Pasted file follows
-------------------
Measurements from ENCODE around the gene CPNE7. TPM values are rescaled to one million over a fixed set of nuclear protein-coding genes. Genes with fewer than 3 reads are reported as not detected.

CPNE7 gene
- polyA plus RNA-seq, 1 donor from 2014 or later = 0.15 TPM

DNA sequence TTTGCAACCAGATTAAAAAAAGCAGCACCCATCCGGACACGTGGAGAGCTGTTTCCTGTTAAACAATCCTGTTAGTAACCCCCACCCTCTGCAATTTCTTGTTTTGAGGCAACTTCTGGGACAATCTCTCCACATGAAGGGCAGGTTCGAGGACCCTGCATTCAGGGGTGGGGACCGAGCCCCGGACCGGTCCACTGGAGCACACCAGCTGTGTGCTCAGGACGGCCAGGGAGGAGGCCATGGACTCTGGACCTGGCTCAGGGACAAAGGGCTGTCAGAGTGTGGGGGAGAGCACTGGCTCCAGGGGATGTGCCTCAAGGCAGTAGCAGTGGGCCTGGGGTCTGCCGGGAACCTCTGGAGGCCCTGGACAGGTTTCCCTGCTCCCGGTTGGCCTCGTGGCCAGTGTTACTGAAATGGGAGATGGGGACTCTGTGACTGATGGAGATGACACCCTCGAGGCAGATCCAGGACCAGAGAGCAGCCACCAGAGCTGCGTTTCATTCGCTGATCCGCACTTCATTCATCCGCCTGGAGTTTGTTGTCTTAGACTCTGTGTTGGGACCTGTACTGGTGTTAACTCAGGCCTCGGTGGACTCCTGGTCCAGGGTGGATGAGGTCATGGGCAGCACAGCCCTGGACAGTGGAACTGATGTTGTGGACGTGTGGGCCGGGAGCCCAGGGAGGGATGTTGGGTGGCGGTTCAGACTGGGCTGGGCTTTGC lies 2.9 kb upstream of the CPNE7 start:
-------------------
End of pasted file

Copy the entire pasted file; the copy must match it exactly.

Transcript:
Measurements from ENCODE around the gene CPNE7. TPM values are rescaled to one million over a fixed set of nuclear protein-coding genes. Genes with fewer than 3 reads are reported as not detected.

CPNE7 gene
- polyA plus RNA-seq, 1 donor from 2014 or later = 0.15 TPM

DNA sequence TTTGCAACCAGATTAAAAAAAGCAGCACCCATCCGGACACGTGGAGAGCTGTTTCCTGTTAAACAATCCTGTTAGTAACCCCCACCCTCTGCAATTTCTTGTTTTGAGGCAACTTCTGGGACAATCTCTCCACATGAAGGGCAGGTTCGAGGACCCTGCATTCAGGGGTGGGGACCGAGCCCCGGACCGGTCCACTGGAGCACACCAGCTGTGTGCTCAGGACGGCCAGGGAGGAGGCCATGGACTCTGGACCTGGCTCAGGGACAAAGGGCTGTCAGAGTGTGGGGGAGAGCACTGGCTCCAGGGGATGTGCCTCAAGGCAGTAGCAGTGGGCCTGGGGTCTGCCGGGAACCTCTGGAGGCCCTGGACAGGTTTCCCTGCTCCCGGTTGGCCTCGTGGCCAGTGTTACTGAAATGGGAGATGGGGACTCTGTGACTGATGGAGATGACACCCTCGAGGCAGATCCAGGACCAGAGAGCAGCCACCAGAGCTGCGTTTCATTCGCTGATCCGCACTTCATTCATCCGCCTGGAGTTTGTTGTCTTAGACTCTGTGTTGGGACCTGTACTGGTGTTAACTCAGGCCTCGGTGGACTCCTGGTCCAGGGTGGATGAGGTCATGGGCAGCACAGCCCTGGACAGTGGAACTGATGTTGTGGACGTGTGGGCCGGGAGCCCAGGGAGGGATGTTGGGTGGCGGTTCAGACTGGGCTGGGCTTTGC lies 2.9 kb upstream of the CPNE7 start: